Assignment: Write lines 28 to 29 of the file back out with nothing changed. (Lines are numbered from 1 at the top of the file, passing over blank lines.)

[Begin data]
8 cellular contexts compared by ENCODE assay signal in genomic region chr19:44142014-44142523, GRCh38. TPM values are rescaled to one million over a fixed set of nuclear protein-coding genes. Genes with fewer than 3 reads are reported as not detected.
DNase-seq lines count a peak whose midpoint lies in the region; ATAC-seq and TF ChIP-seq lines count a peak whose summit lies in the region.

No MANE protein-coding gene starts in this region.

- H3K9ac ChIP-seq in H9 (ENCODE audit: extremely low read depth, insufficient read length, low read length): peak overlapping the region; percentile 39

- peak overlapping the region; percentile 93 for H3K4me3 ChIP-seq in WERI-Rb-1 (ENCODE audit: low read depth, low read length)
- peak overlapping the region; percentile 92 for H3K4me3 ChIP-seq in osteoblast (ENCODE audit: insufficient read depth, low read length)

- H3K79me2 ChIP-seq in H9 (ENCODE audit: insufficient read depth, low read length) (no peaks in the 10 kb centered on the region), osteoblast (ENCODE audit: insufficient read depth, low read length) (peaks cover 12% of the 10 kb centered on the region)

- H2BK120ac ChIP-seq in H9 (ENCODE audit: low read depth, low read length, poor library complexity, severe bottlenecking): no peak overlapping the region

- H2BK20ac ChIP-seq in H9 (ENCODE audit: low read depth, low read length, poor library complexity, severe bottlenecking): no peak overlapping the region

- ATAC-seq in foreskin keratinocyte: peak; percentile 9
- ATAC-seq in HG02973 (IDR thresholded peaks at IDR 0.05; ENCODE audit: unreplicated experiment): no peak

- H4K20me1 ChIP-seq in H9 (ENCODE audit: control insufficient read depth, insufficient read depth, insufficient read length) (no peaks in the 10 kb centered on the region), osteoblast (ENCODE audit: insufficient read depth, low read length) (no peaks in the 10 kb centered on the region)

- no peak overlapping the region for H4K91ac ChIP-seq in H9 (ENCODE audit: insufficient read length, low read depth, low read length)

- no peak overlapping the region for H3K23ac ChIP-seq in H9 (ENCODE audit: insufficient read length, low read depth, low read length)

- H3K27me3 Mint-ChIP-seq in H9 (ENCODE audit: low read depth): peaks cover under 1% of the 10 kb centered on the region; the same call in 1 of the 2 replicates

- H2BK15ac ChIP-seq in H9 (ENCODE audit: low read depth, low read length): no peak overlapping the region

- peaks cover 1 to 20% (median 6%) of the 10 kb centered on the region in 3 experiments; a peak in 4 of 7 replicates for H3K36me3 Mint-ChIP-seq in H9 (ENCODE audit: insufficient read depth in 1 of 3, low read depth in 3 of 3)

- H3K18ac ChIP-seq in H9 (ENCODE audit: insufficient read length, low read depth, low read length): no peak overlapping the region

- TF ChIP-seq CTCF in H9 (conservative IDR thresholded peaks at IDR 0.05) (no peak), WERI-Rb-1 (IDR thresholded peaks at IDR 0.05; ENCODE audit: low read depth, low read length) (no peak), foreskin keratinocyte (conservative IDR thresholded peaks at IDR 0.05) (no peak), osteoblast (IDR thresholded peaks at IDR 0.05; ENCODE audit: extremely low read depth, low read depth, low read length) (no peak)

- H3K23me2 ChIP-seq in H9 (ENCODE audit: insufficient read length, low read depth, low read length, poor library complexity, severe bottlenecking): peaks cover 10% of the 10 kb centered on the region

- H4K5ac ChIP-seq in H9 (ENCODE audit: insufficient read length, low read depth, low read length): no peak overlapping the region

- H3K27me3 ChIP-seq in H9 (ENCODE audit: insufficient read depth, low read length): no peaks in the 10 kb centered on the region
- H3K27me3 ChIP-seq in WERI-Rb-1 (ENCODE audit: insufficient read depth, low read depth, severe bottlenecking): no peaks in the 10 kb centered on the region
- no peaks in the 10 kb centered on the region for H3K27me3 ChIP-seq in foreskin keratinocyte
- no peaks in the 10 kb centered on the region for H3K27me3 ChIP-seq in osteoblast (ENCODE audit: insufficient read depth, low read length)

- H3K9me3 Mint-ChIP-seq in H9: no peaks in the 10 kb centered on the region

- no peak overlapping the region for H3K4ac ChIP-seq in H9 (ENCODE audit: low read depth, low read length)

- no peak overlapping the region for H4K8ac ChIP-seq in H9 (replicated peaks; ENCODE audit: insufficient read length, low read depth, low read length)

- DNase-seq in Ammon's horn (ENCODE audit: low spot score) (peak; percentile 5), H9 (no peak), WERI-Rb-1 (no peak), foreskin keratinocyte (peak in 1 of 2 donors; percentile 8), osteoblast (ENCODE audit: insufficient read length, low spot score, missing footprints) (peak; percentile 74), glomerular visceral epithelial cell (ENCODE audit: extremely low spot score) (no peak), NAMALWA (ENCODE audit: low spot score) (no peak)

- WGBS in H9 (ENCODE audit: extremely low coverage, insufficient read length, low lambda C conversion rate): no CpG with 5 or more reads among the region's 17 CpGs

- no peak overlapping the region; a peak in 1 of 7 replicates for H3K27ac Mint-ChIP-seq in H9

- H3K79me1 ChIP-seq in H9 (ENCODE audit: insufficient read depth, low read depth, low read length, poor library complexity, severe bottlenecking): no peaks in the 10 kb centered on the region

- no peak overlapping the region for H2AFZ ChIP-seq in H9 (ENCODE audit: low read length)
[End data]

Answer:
- no peak overlapping the region for H4K8ac ChIP-seq in H9 (replicated peaks; ENCODE audit: insufficient read length, low read depth, low read length)

- DNase-seq in Ammon's horn (ENCODE audit: low spot score) (peak; percentile 5), H9 (no peak), WERI-Rb-1 (no peak), foreskin keratinocyte (peak in 1 of 2 donors; percentile 8), osteoblast (ENCODE audit: insufficient read length, low spot score, missing footprints) (peak; percentile 74), glomerular visceral epithelial cell (ENCODE audit: extremely low spot score) (no peak), NAMALWA (ENCODE audit: low spot score) (no peak)